The Vale of Uffington lies within the chalk hills of Oxfordshire in the United Kingdom. The area has always been thought to have some connections with the legend of St George and the Dragon, but is most famous for the gigantic carving of a horse in chalk, carved out of the escarpment. The carving is the the oldest of its type in Britain, thought to date from 3000-2000 years ago during the Iron Age. The design of the horse is very different to more modern chalk carvings such as the Westbury White Horse, using long flowing lines and geometric shapes rather then large blocks of chalk which were favoured by more modern constructions.

The horse is sited on Whitehorse Hill, which lies in close proximity to the Ridgeway path, an ancient track linking Avebury to the Thames Valley and following a route that winds throughout many prehistoric sites along the top of the chalk downs. Also nearby is Uffington Castle, a Saxon hill fort, The Manger, a small valley where the white horse is thought to come and drink, and Dragon Hill, where St George is thought to have slain the ferocious dragon. These all really require write-ups of their own. The horse faces north-west, but is quite difficult to see from the ground as it is high up on the hillside. It is best seen from other hills on the vale, or from the air.

The Uffington white horse is the largest of it's type in Britain. The carving stretches for 374 feet, covering an area of some 3000 feet altogether. The lines of the carving have been reinforced with concrete in order to reduce the effects of erosion (though you would hardly notice), and are made up of ditches 5-10 feet wide by 2-3 feet deep. The horse is maintained by The National Trust, but English Heritage appear to be responsible for the the surrounding landscape. The horse is 'scoured' every seven years to renew the whiteness of the chalk. This tradition usually involved lots of drinking and morris dancing as well as the playing of lots of traditional English games like cheese rolling and watching a mystery play. The tradition ceased around 1900 and the horse was nearly overgrown, but has been rejuvenated by English Heritage over the past thirty years. The last scouring was in 2000 and appeared to be a great success!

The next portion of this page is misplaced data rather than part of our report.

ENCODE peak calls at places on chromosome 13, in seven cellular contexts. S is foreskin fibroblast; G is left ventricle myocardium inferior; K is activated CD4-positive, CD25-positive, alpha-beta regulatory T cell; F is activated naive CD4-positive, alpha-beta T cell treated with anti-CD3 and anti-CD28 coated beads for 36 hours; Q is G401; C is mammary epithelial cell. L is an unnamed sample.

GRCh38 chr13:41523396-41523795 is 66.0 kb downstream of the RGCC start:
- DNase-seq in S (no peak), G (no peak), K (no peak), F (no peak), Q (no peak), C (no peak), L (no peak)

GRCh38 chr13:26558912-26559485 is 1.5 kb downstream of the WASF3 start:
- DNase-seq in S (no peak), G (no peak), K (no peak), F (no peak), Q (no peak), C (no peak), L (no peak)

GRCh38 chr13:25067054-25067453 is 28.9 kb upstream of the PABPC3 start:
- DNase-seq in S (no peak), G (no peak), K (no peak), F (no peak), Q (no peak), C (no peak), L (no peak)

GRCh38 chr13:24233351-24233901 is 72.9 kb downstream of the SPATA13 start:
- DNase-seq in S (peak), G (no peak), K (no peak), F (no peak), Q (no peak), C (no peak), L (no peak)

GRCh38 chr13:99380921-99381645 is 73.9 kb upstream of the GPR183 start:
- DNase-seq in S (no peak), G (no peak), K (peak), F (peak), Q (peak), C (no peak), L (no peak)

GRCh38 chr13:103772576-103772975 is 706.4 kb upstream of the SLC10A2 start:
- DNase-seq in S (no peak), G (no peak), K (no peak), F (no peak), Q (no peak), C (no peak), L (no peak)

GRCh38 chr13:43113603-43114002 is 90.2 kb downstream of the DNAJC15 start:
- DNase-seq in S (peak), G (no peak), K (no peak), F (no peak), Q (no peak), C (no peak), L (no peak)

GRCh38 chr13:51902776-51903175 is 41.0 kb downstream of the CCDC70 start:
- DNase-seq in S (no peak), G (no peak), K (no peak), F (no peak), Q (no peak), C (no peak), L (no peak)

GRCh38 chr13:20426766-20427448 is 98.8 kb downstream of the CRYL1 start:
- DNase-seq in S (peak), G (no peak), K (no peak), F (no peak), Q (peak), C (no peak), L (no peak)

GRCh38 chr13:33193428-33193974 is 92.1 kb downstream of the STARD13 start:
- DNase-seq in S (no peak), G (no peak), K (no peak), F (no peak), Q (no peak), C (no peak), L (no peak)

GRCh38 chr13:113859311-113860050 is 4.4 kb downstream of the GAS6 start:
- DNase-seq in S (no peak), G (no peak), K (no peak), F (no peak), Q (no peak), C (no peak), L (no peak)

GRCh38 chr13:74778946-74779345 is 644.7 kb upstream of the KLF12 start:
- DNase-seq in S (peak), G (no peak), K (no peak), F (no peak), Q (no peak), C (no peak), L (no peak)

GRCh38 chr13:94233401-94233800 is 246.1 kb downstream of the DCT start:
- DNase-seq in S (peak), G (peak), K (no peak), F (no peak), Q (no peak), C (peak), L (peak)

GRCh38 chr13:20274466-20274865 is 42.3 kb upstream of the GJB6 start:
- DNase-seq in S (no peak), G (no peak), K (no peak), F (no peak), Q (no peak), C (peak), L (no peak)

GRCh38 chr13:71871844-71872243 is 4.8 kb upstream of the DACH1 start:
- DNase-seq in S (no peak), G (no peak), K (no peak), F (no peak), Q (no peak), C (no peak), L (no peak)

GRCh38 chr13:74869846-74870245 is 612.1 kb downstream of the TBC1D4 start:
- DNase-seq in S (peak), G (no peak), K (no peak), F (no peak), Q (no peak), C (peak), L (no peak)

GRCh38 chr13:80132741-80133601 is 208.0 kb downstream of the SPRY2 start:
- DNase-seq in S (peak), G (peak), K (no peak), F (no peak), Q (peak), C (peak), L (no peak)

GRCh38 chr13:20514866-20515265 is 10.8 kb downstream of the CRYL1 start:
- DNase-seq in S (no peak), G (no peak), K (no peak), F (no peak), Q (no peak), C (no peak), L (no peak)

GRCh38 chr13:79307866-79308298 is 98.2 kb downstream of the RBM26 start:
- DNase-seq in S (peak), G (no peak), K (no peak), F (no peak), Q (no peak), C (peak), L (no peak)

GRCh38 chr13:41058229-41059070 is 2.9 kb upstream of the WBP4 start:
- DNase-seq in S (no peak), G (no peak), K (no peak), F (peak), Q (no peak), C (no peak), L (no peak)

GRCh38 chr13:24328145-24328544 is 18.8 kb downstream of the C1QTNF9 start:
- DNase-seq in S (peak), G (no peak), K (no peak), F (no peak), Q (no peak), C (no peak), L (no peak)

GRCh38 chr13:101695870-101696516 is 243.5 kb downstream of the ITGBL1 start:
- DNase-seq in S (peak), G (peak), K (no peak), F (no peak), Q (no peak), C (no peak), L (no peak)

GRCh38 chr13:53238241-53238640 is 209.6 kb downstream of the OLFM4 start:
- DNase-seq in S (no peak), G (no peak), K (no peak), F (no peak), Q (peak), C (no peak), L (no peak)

As to the origins of the horse, there are several different interpretations ranging from the reasonable to the ridiculous.

  • Some camps argue that the horse is not a horse at all, but a representation of the dragon that was slain by St. George. The horse predates this legend by at least a thousand years however.
  • A more reasonable explanation is that the horse represents Epona, a celtic goddess of fertility, and the site was a place of ritual worship. Images of a horse, very similar in shape and design to the Uffington white horse, appear in Iron Age jewellery and coinage of the same period, and horse worshipping is known to have occured in Iron Age times.
  • The horse is thought to be commemorative of either King Alfred's defeat of the Danes in AD 861, or of the standard carried by Hengist, an fifth century Anglo-Saxon king of Kent.
Of these different views, I find the Iron Age theory the most likely, as there is lots of evidence for horses of similar design in contemporary artwork of the time.

The Vale of Uffington is a great place to spend an afternoon, although it can be quite exposed on a cold day with a strong wind. Parking can be found at the foot of the hill, off a minor road from the B4507. There are several pubs and hotels nearby, including the White Horse Inn at Woolstone. There is no entrance fee to see the White horse, or any of the associated sites.

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See: For information about the last scouring. For photographs of the horse and surrounding sites.

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